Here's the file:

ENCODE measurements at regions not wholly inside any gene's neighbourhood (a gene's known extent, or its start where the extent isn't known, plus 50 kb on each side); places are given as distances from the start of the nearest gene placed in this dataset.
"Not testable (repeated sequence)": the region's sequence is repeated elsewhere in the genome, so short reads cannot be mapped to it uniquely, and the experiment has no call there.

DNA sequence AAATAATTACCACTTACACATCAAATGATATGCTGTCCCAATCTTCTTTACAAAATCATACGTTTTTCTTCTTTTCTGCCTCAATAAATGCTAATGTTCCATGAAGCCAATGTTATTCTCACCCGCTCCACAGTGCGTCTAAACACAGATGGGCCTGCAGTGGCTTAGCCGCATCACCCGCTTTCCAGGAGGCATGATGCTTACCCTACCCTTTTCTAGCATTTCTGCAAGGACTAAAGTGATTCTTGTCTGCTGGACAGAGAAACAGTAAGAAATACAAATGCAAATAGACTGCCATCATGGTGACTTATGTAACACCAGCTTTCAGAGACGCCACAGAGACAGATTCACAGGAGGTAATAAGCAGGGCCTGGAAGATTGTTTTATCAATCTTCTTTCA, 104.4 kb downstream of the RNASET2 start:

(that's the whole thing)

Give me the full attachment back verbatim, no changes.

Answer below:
ENCODE measurements at regions not wholly inside any gene's neighbourhood (a gene's known extent, or its start where the extent isn't known, plus 50 kb on each side); places are given as distances from the start of the nearest gene placed in this dataset.
"Not testable (repeated sequence)": the region's sequence is repeated elsewhere in the genome, so short reads cannot be mapped to it uniquely, and the experiment has no call there.

DNA sequence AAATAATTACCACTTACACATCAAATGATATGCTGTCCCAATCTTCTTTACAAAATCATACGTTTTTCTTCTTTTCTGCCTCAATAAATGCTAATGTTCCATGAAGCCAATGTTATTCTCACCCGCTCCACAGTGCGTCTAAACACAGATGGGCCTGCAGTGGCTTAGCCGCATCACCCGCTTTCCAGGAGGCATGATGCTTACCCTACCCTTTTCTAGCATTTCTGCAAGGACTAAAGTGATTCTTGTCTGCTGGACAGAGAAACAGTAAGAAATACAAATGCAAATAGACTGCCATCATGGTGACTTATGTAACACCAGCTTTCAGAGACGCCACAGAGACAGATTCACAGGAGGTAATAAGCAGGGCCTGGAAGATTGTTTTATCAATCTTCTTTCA, 104.4 kb downstream of the RNASET2 start: